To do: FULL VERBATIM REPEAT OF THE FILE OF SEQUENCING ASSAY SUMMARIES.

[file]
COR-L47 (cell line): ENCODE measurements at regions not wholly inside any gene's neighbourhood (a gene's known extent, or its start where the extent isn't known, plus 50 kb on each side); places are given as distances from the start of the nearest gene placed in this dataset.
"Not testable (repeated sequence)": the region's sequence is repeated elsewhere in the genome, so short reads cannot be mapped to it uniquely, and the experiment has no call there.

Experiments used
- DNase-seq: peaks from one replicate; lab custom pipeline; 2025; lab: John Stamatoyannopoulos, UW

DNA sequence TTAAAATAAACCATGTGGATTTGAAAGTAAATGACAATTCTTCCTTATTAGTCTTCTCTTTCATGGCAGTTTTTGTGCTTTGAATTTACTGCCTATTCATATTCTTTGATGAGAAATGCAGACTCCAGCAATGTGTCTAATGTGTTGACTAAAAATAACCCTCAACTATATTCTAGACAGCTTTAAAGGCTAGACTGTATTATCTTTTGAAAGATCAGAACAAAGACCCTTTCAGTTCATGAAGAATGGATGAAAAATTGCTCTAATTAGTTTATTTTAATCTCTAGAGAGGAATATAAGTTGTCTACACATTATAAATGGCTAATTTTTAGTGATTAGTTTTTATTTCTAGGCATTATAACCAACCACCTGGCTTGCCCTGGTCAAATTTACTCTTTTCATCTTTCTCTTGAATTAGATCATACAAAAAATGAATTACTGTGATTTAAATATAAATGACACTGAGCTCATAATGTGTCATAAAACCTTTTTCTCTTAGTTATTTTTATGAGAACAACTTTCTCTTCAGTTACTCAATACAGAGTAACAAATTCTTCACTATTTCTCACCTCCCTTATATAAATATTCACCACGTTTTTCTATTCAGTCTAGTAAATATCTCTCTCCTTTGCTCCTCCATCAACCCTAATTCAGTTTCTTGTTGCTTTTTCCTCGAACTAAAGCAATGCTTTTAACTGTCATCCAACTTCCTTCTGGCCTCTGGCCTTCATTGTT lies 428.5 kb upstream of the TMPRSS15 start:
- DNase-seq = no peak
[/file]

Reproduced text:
COR-L47 (cell line): ENCODE measurements at regions not wholly inside any gene's neighbourhood (a gene's known extent, or its start where the extent isn't known, plus 50 kb on each side); places are given as distances from the start of the nearest gene placed in this dataset.
"Not testable (repeated sequence)": the region's sequence is repeated elsewhere in the genome, so short reads cannot be mapped to it uniquely, and the experiment has no call there.

Experiments used
- DNase-seq: peaks from one replicate; lab custom pipeline; 2025; lab: John Stamatoyannopoulos, UW

DNA sequence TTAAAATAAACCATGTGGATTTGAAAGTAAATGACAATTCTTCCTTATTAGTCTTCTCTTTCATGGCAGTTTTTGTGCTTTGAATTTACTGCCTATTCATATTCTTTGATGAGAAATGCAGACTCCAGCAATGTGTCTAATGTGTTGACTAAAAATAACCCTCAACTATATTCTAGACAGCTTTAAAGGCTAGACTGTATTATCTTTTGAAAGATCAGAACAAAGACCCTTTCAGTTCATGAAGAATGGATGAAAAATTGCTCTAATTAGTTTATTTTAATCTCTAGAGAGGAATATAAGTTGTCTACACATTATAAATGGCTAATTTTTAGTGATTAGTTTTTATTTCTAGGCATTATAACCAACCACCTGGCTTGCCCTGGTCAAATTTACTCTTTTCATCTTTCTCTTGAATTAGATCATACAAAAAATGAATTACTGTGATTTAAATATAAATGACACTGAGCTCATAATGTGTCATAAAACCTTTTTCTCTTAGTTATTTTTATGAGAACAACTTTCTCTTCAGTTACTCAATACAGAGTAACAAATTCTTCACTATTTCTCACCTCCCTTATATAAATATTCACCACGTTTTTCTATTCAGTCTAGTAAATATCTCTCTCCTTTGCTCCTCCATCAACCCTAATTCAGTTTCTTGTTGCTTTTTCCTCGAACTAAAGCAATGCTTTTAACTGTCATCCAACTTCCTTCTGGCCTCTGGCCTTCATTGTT lies 428.5 kb upstream of the TMPRSS15 start:
- DNase-seq = no peak